The coming Christmas season will undoubtedly bring repeated showings of "It's A Wonderful Life" on television as it does every year. You see, the film itself lapsed into the public domain in the 1970s, meaning that until its copyright was renewed in the 1990s, anyone who could get their hands on a print could make copies and sell them at a minimal cost. It also meant that television stations could show the film without paying any royalties. So, in a twist of fate, the film¡¦s public domain status brought it to a wider audience and made it more popular than ever before. This year, whether you¡¦ve never seen it, or even if you've seen it fifty times over, you owe it to yourself to take a trip to Bedford Falls, to discover again just how "wonderful" life really is.

    "A Christmas Story" 1983 directed by Bob Clark

    Like "It's A Wonderful Life," this movie flopped upon its initial release (do I see a pattern here?). But time has proven that "A Christmas Story" gets it right about what it's like to be a kid in the weeks leading up to that glorious morning of presents, presents, presents, and bleary-eyed parents. Who would have believed that the director of a movie as sophomoric and, some might say, misogynistic, as "Porky's" could craft something so warm-hearted? I still don't believe it. I think the real star of the movie is the late writer Jean Shepherd, whose writing and narration breathlessly whisks us through the story. It's a near-perfect mix of satire, and fond memories of life as a kid. A+++++++++++++++++++++++++++++++++++++++++++++++

    Vince Guaraldi Trio ¡V "A Charlie Brown Christmas"

    It's a classic now, but the network didn't like it at first. Jazz music? For a kids' program? But the "Peanuts" characters are less like kids and more like smaller adults, and that's just one of the reasons why this music fits so perfectly with the celebrated special. Can you look at folks on an ice rink and not think of the "skating" music? Do you bob your head back and forth like that weird dancing kid when you hear "Linus and Lucy?" Have you ever heard a more swingin' version of "O Tannenbaum" than the one crafted herein?


    1965. Television.
    Because Charlie Brown is depressed over the commercialism of Christmas. Because apparently pink aluminum trees were hot that year. Because a jazz band followed that group of kids around wherever they went. Because they used real kids voices for the characters. Because Linus is the wisest kid to ever carry a security blanket. Because gee wiz those kids can dance.

    1983. Peter Billingsley, Melinda Dillon, Darren McGavin
    You know the tale. All Ralphie wants for Christmas is a Red-Ryder BB rifle with a compass in the stock. The film captures the imperfect perfection of most American households at Christmas and almost every line is quotable. Or at least my American household. If I had grown up in the '40's. Some of my favorites include,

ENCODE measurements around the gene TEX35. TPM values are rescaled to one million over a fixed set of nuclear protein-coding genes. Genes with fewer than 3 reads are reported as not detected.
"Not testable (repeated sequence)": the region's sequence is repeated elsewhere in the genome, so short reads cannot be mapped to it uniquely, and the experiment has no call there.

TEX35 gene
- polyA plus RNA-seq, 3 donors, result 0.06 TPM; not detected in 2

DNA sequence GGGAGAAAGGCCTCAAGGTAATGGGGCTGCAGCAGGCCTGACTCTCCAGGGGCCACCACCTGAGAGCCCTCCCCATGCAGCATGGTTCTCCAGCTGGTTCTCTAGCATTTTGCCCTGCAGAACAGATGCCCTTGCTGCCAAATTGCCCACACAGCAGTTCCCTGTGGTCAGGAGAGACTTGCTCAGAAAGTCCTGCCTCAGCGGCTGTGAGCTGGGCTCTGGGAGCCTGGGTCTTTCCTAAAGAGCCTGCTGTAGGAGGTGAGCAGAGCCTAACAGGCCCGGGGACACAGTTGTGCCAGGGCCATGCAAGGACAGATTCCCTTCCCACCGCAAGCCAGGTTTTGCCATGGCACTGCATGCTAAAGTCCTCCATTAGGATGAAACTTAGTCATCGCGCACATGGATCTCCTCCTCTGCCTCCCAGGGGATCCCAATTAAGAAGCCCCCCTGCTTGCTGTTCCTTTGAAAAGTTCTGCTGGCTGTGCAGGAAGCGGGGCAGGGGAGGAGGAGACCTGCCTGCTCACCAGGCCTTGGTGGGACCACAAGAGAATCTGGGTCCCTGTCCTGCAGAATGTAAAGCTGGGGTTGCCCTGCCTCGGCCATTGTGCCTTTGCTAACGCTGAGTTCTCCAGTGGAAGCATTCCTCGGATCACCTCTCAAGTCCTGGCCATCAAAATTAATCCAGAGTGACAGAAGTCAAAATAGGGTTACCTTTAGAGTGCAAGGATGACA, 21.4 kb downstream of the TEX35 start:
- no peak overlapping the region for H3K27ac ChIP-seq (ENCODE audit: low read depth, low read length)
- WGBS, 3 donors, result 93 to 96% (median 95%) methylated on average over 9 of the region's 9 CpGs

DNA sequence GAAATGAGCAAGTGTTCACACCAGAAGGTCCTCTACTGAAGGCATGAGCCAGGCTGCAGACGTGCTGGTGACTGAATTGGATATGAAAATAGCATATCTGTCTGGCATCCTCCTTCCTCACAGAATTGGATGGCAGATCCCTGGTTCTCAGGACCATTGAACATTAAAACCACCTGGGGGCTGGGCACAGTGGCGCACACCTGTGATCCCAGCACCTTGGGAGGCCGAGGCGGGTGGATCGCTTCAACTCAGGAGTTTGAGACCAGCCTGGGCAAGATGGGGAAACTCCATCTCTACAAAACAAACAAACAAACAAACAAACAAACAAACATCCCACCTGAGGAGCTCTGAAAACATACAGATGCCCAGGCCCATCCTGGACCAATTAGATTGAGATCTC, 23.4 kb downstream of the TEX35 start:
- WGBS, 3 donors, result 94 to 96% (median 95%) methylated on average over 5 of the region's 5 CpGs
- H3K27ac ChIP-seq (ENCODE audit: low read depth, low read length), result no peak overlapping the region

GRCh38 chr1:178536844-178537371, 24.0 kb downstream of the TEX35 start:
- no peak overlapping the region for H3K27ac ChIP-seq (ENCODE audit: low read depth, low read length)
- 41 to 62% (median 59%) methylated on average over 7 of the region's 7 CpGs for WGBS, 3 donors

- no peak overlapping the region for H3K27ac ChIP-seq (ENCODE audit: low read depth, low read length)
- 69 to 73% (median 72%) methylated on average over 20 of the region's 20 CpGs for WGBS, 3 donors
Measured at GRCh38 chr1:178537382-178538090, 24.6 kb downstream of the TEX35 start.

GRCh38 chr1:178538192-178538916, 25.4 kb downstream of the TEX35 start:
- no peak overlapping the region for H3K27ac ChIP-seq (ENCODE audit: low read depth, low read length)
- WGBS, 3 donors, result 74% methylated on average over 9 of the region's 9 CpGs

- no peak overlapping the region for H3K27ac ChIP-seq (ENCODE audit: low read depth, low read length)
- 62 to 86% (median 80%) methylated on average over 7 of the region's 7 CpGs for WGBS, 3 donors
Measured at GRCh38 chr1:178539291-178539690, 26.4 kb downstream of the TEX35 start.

"You'll shoot your eye out!"
    "It was...It was...soap poisoning."
    "Drink your ovaltine."
    "I double dog dare ya."
    "It's a major award."

    1946. Frank Capra, James Stewart, Donna Reed, Lionel Barrymore...
    Admit it. You are a grown man. And it makes you cry.

    (editor's note: Yes. I do. Every year. 8 years and Jamie still hasn't noticed that I'm sobbing like a baby over there on the other end of the couch.)


    1. "Merry Christmas from the Family" - Robert Earl Keen.
    Mind you, I refer not to the uninspired studio version on Gringo Honeymoon but the energetic, impossible-not-to-enjoy live rendition on No 2 Live Dinner. By no means is Keen a master lyricist, and he's certainly not the best singer, but the live version of this song offers listeners an amusing piece of Texana which is tied to the holidays. In fact, the entire album is characterized by an energy and enthusiasm that simply does not appear in his studio recordings. Check it out.

    2. The Ref, (1994).
    Released in March of 1994, the film's promotional tagline was "The ultimate Christmas movie is coming this spring." Denis Leary, a bank robber, finds himself chaperoning his two hostages, Kevin Spacey and Judy Davis. The rivalry and repartee between Spacey and Davis, who play a disfunctional married couple, reads like an existential Edward Albee yuletide comedy. This was Spacey, just a year shy from his greatest year, 1995, when he released three superb films, all of which had twist endings. (Those were, of course, Seven, The Usual Suspects, and Swimming with Sharks.). Alas, he went on to perpetrate K-PAX. Whatever the case, this is not your typical Christmas flick, but it is far more amusing that most of the cinematic detritus which passes for comedy these days.

    3. General George Washington, Christmas 1776.
    It was on Christmas night that Washington crossed the Delaware River. Its effect on history cannot be overstated. Pigeonholing this historical event into the "Most Essential Holiday Media" category is difficult, but I suspect, if challenged, I can develop some lawyerly argument to justify its inclusion.

    (editor's note: while this isn't media in it's strictest sense, we're letting Jim's answer slide. Because here at the League, our patriotic hearts swell with pride at the thought of Washington going to kick a limey in the teeth on Christmas eve).

    as a child I had a dream that I was in the boat with George. Funny what comes back to you.

    Anne Francis

    Charlie Brown Christmas- soundtrack only. Much better than the movie itself, as you don't get Linus' religious speech at the end.

    (editor's note: While The League remains a secular institution, we kind of like Linus maintaing that the meaning of Christmas is not to be found in an aluminum tree.)

    Mary Crawford

    I nominate The Santaland Diaries by David Sedaris in the Essential category.

    When I mentioned to an esteemed colleague that I intended to nominate The Santaland Diaries in the Abso-Ludicrous First Annual 2003 Autocratic Yuletide Media Extravaganza!!!!, his response was, F**k yeah I take this as evidence that I could have put my nomination in the Celebrated category as well, but my nomination stands in Essential.

    Do a Google search for sardonic, merrily subversive tale. Need I say more?

    more in another posting --->

    9:44 AM |

    Regrettable Performance: